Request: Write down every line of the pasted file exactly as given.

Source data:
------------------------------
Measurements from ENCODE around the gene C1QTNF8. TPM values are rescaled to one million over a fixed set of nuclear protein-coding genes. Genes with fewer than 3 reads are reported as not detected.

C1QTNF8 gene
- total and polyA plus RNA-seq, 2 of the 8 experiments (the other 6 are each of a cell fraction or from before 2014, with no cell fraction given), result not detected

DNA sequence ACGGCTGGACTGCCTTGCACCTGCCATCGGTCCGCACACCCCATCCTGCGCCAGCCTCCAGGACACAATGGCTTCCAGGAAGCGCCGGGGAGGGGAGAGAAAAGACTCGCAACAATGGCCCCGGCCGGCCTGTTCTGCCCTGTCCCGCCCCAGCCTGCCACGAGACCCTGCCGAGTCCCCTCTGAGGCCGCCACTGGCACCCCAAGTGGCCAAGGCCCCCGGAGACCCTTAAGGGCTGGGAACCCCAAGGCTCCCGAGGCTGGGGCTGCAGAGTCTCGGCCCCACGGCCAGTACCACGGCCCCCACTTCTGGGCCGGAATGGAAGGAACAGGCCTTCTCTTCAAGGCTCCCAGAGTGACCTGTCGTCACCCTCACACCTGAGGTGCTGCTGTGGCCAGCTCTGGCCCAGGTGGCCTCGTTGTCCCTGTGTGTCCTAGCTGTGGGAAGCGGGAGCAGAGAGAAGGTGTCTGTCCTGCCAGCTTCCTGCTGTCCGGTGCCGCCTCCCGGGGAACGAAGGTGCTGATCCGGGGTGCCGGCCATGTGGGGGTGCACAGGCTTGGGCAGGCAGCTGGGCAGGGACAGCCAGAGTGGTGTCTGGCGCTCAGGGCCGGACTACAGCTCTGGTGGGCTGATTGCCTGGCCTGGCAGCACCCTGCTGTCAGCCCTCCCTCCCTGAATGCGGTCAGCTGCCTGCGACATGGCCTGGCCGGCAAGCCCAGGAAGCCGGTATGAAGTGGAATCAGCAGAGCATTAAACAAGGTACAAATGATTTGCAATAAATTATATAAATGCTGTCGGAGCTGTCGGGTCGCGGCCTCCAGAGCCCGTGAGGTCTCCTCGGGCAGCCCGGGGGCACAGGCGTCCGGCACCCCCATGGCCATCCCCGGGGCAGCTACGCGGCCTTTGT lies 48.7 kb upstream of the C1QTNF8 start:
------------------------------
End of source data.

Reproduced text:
Measurements from ENCODE around the gene C1QTNF8. TPM values are rescaled to one million over a fixed set of nuclear protein-coding genes. Genes with fewer than 3 reads are reported as not detected.

C1QTNF8 gene
- total and polyA plus RNA-seq, 2 of the 8 experiments (the other 6 are each of a cell fraction or from before 2014, with no cell fraction given), result not detected

DNA sequence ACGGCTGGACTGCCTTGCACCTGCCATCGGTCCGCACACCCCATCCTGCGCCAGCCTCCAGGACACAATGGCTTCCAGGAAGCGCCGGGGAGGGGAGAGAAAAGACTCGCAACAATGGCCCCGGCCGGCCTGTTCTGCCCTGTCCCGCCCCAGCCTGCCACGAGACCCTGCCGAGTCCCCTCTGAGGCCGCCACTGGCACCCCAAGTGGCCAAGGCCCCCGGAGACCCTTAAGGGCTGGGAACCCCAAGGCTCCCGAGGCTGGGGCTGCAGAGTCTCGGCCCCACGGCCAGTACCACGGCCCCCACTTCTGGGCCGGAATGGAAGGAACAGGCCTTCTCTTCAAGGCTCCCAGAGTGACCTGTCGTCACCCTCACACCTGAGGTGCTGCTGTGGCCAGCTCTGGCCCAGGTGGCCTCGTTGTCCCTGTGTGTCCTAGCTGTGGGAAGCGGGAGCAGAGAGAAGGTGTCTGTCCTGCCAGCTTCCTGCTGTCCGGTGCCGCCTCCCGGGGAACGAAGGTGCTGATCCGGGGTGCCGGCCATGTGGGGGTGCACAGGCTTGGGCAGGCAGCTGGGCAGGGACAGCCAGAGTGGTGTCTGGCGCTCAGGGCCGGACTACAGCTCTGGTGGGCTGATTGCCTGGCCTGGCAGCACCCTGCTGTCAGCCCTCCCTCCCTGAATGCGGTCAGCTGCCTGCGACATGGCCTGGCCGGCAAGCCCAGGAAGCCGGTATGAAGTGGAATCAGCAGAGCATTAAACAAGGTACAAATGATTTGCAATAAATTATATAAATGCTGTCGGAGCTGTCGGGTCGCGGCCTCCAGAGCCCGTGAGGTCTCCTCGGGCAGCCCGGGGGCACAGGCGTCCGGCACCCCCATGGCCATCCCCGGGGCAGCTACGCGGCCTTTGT lies 48.7 kb upstream of the C1QTNF8 start: